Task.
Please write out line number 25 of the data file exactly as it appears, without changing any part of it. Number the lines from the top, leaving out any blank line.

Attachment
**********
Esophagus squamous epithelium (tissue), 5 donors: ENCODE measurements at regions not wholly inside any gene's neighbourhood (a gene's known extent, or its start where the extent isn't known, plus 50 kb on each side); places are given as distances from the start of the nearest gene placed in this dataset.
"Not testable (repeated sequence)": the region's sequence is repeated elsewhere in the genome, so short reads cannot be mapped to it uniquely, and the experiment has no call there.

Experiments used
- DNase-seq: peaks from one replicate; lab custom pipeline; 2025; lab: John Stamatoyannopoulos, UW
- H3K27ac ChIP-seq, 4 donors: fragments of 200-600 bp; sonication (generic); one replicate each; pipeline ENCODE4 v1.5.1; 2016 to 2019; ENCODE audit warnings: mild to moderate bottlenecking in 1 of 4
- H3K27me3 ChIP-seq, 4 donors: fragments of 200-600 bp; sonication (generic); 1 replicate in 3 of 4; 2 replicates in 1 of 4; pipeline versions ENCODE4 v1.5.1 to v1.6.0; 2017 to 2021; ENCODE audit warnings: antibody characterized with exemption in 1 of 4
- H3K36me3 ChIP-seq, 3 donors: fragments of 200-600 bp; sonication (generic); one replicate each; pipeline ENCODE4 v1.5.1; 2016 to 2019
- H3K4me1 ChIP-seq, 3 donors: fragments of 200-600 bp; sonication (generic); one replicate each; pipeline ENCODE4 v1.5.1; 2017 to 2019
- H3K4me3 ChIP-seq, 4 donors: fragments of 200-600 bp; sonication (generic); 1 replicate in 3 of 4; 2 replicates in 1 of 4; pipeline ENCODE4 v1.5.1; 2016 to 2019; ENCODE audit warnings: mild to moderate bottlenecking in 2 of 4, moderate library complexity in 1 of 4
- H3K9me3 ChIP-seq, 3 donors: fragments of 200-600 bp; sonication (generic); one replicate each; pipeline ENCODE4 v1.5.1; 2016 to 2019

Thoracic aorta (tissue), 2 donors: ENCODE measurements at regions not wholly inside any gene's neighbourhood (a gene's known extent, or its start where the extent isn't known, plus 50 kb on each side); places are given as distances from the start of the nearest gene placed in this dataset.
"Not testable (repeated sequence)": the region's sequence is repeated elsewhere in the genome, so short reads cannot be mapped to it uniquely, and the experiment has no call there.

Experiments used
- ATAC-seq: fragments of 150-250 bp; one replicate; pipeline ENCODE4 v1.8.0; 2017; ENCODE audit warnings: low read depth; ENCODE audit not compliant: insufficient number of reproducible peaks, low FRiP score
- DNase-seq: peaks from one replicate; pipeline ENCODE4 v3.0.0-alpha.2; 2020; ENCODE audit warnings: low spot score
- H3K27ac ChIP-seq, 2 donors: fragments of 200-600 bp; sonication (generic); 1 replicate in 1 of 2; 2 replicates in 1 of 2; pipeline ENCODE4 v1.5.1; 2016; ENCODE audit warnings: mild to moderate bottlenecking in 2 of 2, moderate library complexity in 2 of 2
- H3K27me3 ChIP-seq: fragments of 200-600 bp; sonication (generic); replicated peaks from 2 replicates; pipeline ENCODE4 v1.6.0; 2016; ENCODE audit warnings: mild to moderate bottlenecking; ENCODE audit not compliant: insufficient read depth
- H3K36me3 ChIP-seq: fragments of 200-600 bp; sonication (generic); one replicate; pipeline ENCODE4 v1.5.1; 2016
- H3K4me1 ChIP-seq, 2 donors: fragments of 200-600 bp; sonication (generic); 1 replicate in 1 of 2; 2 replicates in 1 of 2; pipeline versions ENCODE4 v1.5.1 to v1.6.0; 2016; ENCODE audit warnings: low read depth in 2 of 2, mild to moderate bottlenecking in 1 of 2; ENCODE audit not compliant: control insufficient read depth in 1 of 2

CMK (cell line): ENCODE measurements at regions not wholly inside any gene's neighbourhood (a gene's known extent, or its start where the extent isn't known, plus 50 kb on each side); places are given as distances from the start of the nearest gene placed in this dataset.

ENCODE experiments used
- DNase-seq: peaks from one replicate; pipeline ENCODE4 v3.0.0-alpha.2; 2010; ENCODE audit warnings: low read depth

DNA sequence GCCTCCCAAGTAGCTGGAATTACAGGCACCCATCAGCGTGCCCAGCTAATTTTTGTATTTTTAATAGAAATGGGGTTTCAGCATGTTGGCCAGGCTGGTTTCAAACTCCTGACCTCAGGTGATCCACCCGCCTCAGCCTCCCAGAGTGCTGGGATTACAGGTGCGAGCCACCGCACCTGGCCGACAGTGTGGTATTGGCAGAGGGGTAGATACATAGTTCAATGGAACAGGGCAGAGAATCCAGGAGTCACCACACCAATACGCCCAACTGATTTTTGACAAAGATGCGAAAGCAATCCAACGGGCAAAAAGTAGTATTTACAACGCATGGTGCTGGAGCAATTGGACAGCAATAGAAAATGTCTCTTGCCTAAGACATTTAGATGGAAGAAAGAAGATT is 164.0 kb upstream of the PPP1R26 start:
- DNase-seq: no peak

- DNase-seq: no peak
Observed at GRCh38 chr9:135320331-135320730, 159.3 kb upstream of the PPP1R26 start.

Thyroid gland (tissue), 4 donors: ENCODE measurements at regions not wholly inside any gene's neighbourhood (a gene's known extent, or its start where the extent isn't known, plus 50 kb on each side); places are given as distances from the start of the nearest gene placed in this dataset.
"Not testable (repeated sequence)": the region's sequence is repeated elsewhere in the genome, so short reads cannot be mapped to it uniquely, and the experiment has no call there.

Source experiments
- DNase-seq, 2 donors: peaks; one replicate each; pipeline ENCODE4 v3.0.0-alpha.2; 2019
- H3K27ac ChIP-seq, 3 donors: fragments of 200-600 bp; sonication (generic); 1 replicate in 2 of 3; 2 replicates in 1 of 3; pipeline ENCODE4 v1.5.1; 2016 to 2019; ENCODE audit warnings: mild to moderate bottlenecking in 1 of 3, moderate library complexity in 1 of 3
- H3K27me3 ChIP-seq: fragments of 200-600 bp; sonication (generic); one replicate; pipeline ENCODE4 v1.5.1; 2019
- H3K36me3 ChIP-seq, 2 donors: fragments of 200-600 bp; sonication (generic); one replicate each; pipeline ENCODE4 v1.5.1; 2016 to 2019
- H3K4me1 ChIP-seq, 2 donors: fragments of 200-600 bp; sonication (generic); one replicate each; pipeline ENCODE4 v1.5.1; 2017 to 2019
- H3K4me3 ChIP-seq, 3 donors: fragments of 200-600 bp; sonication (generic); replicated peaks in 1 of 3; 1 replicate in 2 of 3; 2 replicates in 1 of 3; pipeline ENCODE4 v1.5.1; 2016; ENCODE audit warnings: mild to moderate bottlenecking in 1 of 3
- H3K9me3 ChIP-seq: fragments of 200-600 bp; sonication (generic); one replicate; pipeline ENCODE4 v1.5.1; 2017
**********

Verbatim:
- DNase-seq: no peak